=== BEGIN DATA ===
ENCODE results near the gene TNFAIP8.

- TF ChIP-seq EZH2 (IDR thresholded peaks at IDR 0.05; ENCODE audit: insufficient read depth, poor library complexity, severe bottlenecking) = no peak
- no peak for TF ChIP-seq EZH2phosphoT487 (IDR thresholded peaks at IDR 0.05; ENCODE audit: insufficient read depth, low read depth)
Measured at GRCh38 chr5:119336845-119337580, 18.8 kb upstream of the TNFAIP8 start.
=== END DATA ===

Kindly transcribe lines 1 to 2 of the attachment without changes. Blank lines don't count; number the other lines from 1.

ENCODE results near the gene TNFAIP8.

- TF ChIP-seq EZH2 (IDR thresholded peaks at IDR 0.05; ENCODE audit: insufficient read depth, poor library complexity, severe bottlenecking) = no peak